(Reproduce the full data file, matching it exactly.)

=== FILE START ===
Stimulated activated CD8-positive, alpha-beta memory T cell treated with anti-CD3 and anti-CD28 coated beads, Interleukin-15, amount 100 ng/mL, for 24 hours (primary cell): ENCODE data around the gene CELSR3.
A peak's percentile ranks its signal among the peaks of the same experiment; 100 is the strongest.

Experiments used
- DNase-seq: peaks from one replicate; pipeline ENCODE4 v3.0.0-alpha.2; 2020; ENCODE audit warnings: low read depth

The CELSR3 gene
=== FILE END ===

Stimulated activated CD8-positive, alpha-beta memory T cell treated with anti-CD3 and anti-CD28 coated beads, Interleukin-15, amount 100 ng/mL, for 24 hours (primary cell): ENCODE data around the gene CELSR3.
A peak's percentile ranks its signal among the peaks of the same experiment; 100 is the strongest.

Experiments used
- DNase-seq: peaks from one replicate; pipeline ENCODE4 v3.0.0-alpha.2; 2020; ENCODE audit warnings: low read depth

The CELSR3 gene